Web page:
Poetry in Iron: The Vintage Scrambler
Date posted on November 4, 2019
We have something special for our bike restoration and vintage bike enthusiasts out there. We have been following this bike since it landed here in Cebu all the way from the stock yards of Singapore.
The bike is a build project of Trinity Custom Werx headed by Edwin Jinco. It was one of the most challenging builds for the team since the bike has not been used for 3 decades and it was literally in pieces when they found it in a friend’s stock yard in Singapore.
“Doing a vintage restoration could really punch a hole in your pocket and you will be spending more time on the internet searching on eBay just to get all the “PERIOD CORRECT” parts and accessories till it becomes a nightmare, that is with due respect to the purist and vintage collectors out there. For this project, we took a different road with only two things in mind. First is we will only use parts and accessories from our pile of leftovers from other bike projects and second is to make it functional with a Scrambler profile. I do believe that Filipinos are very resourceful and creative and that we can do great things for less and that’s one of the core missions of our team during this build. I had this build in my mind ever since i saw the pile of junk on a crate and without necessarily spending a fortune to breath new life to this old timer was such an overstatement but I guess I was able to prove it right. Truly there is GOLD in garbage… to God be the glory!” Sir Edwin reiterated during our interview.
One of the toughest challenges faced by the team was determining if all the engine parts in the box that came with it are still usable or within tolerance. They had to do some research to get the actual numbers and specifications. Only two parts needed cross referencing using an aftermarket brand since the OEM brands are no longer available.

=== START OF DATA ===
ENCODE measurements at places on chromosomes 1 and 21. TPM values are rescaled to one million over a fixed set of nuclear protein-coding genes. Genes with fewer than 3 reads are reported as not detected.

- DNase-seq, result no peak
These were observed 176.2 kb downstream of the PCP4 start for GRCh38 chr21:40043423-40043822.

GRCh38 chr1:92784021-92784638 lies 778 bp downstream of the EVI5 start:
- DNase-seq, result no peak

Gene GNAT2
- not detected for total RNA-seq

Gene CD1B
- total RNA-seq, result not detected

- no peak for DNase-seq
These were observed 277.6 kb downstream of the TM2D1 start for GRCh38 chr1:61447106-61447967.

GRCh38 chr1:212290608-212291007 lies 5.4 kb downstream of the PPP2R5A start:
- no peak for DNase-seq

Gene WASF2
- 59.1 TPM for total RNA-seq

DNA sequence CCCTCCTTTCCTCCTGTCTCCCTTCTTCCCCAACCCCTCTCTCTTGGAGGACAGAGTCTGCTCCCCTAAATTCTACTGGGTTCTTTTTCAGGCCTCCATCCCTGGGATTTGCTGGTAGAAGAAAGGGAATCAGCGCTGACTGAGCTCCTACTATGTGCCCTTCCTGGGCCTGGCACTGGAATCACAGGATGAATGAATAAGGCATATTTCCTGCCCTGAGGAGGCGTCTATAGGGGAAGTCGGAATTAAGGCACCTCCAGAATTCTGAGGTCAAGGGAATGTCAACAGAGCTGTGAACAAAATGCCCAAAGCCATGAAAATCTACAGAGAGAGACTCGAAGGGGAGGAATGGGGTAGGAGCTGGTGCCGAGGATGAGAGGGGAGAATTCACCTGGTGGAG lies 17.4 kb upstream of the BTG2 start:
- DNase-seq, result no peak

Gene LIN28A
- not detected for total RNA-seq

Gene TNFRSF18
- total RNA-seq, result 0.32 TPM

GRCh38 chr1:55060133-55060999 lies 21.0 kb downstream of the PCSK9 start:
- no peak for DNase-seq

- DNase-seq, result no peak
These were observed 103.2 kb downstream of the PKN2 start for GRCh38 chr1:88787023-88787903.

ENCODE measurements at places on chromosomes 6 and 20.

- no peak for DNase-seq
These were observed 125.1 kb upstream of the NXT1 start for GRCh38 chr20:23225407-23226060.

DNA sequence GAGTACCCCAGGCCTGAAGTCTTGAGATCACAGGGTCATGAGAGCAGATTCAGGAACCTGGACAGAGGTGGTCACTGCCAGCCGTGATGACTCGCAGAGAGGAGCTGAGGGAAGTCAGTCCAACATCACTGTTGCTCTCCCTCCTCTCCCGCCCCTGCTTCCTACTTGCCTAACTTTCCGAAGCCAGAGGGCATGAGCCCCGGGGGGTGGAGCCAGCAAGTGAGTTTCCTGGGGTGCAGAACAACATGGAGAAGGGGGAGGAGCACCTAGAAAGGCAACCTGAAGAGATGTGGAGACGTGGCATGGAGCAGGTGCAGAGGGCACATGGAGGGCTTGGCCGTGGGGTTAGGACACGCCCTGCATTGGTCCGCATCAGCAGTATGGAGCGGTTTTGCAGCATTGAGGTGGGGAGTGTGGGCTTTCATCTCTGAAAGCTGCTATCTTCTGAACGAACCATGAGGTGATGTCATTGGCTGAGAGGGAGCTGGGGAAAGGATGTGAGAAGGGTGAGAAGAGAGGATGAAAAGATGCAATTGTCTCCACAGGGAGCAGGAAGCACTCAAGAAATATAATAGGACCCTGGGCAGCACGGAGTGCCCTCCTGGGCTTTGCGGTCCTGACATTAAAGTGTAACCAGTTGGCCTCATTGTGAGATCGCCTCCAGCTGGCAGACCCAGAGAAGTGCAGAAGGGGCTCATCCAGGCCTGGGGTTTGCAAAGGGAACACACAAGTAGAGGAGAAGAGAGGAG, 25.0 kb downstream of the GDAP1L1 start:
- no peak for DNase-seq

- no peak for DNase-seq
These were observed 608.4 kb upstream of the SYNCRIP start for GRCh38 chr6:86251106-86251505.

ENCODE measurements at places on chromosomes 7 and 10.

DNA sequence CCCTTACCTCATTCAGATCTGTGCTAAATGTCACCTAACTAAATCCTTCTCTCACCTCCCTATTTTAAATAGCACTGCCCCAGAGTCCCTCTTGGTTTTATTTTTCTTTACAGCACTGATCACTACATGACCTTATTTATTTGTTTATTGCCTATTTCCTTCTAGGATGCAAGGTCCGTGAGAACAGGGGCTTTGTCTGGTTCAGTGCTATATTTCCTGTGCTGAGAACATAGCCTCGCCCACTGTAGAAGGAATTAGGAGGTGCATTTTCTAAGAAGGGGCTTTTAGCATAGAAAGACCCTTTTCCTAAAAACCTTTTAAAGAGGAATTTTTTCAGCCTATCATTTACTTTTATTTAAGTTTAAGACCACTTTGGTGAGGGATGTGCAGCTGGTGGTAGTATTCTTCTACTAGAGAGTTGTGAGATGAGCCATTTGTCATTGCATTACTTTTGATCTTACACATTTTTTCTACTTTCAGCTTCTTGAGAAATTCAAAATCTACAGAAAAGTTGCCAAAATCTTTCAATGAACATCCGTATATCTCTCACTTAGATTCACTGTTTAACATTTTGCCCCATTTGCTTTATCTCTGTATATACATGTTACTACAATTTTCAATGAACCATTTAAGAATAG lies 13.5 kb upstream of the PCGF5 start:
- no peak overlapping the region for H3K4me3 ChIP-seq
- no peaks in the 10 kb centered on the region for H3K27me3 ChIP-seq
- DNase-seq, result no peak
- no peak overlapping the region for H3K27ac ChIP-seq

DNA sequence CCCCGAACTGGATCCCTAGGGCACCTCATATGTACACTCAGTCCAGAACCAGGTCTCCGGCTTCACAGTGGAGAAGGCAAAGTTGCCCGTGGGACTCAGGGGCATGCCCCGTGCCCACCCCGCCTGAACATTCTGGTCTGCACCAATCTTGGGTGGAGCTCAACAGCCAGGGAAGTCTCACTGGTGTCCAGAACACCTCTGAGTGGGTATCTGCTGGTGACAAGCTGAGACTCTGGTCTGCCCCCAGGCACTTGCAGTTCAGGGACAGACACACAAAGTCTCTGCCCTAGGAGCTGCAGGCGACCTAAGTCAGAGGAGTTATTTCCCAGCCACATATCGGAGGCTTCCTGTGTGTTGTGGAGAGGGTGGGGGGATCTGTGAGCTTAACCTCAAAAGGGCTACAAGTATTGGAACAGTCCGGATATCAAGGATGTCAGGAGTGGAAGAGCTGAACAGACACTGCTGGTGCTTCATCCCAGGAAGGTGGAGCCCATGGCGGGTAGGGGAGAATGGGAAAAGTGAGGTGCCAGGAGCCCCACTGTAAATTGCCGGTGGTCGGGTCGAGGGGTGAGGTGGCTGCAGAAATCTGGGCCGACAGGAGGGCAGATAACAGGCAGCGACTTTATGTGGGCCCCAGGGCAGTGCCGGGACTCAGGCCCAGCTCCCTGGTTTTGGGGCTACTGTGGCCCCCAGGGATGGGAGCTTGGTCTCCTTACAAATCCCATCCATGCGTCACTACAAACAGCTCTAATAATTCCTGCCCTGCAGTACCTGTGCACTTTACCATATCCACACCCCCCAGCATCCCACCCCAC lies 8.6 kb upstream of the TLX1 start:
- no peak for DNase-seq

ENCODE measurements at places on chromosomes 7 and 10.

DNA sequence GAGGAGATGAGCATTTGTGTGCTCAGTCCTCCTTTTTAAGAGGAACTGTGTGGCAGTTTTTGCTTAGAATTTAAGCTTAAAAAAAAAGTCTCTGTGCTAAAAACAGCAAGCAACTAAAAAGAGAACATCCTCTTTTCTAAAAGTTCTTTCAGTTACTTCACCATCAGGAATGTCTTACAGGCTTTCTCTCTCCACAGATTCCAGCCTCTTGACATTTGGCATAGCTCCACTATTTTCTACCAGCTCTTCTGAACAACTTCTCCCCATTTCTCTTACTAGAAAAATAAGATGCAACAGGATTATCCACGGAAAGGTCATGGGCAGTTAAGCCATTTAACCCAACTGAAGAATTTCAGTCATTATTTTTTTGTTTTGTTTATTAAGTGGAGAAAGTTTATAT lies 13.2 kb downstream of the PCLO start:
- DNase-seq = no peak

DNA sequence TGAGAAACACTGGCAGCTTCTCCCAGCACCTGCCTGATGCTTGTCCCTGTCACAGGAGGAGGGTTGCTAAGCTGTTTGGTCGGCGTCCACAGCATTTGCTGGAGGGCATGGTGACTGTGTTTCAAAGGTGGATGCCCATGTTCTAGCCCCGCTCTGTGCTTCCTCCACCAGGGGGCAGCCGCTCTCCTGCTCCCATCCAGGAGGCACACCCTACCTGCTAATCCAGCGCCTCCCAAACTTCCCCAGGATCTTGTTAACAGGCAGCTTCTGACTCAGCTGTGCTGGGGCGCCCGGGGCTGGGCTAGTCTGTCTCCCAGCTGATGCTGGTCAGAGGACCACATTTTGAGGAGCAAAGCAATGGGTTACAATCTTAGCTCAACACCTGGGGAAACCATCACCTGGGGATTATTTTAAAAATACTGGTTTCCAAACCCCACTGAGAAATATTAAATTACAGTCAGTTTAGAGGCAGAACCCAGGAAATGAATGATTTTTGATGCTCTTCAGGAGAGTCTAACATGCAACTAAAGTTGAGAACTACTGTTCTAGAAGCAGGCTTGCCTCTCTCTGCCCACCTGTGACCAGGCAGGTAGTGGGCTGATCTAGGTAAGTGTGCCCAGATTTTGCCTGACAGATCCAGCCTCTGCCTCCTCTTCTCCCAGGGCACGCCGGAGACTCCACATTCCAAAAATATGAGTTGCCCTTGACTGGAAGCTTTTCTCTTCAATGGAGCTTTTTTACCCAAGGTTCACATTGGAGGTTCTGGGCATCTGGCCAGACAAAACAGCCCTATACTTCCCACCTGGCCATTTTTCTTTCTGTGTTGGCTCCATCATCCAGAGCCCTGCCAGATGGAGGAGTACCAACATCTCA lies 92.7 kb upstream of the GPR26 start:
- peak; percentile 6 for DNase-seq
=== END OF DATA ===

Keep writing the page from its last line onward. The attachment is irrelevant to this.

For the engine, the team wanted it to exceed all performance numbers. They did this by lightening the flywheel, balancing the crankshaft to reduce the vibration and rocking motion which boxer engines are notoriously known for. They also did some porting and polishing in the intake and the exhaust to give it a bit of kick.
Another challenge faced by the team was the synchronizing of the carburetors and getting the jetting and timing right. The bike has an old school PZ28 carbs which doesn’t come with vacuum ports and to synchronize both carburetors the team had to resort to a more primitive approach. They did it by just running it one cylinder at a time and dial in the adjustment as close as possible for both carbs. Aside from that the team faced yet another challenge on the bike when it was time to wire it up since the harness was just a mess and not color-coded, but luckily TCW has a father and son duo Jun and Jaspher Rhys Jinco who specialize in all things electrical they resolved all the electrical issues for this bike build.
Another major headache faced by the team was setting up a 40-hole hub with different spoke lengths on a 36-hole rim which took them 2 days just to get the truing spot on. They also modified the bike’s shifter which sports an ambidextrous suicide shifter which allows you to choose whether you want to use your standard left foot shifter or the custom right hand suicide shifter at your convenience.
Parts and Accessories Used
18 rims and Shinko dual-sport tire
- ER125 enduro gas tank
- Clutch lever assembly from a Yamaha XT225 Serow
- Yamaha Mio brake lever
- Headlight from a Harley-Davidson Road King highway passing lamp
- Speedo from a Yamaha DT175
- Scooter tachometer
- Grips (reused)
- Inserted spacers on the front fork are electrical PVC’s
- Springer saddle seat from an old Sportster Shovel Head
- Rear chrome fender from an old CB750K Honda front fender
- Rear brake light from a Harley-Davidson Nightster turn signal
- RAD air filters from a modified Nouvo Z
- In-house custom-made Right Suicide shifter with choker chain as linkage
- Stick shift from a Hi-speed muffler bracket
- Top knob is an axle cover wrapped with a brass knuckle to give it a bad boy look
- New fuel filter
- New RB spark plug caps
Built by Trinity Customs Werx
By Arnel B. Santos-Yñigo
*This article was published in InsideRACING’s Volume 12 Number 6 2014 issue.
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